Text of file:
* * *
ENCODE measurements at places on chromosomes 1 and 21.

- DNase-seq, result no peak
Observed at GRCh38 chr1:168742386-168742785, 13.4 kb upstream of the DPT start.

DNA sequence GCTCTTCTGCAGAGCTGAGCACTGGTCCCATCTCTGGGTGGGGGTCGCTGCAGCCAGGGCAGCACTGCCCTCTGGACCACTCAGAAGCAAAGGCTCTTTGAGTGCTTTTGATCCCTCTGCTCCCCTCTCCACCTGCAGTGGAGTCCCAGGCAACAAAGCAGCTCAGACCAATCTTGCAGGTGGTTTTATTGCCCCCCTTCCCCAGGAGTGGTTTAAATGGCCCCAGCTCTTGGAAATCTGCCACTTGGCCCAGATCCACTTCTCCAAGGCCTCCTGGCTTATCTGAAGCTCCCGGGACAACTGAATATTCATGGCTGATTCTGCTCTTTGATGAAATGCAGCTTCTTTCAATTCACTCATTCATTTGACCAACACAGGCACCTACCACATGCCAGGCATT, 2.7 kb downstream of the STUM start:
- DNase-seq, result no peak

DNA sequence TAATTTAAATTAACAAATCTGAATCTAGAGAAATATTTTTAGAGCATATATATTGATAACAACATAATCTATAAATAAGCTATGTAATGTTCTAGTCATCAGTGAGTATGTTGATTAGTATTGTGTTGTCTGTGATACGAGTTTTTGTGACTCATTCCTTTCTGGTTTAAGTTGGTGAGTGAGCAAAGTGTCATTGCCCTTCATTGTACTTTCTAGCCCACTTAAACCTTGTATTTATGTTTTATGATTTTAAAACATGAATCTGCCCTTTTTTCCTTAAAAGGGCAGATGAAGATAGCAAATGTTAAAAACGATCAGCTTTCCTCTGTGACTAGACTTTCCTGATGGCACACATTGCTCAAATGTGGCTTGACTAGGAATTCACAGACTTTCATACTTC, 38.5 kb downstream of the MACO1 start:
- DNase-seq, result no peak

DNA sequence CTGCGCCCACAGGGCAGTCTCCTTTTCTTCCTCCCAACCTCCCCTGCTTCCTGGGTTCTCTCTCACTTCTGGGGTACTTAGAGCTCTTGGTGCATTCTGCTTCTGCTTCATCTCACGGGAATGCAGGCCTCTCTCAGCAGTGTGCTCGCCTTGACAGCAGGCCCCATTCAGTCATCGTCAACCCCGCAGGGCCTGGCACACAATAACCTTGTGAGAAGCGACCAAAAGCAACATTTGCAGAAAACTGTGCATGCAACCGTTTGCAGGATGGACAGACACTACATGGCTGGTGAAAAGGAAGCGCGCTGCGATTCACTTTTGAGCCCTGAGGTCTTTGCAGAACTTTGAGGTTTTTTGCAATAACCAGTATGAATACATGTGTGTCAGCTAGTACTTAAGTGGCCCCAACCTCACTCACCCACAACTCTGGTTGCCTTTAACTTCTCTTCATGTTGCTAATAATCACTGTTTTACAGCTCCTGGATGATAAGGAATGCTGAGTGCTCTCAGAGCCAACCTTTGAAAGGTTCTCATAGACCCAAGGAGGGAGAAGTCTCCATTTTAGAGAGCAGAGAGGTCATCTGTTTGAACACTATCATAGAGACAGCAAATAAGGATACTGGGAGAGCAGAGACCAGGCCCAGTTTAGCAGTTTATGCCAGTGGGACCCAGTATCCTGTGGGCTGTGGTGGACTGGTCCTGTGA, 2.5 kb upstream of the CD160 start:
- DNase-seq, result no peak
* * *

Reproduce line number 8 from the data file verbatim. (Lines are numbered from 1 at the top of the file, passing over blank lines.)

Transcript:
DNA sequence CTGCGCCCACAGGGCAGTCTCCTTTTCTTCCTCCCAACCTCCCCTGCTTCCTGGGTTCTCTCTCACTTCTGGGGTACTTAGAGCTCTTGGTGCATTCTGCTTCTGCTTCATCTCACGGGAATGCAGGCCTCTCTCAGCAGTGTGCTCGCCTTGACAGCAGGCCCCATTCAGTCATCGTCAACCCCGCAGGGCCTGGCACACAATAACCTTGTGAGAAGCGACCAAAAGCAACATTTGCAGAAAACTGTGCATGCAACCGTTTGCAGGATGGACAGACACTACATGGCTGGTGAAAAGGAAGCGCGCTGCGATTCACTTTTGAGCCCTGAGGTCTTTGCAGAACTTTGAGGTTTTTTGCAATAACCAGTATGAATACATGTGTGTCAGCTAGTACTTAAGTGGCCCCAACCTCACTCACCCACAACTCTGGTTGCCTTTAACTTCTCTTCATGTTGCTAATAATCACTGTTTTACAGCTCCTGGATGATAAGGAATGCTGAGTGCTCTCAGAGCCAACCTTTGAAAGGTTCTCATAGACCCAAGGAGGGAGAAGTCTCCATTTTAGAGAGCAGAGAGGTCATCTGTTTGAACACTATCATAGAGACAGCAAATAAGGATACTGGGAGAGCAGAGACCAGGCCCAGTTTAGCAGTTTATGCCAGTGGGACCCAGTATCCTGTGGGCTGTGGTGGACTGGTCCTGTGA, 2.5 kb upstream of the CD160 start: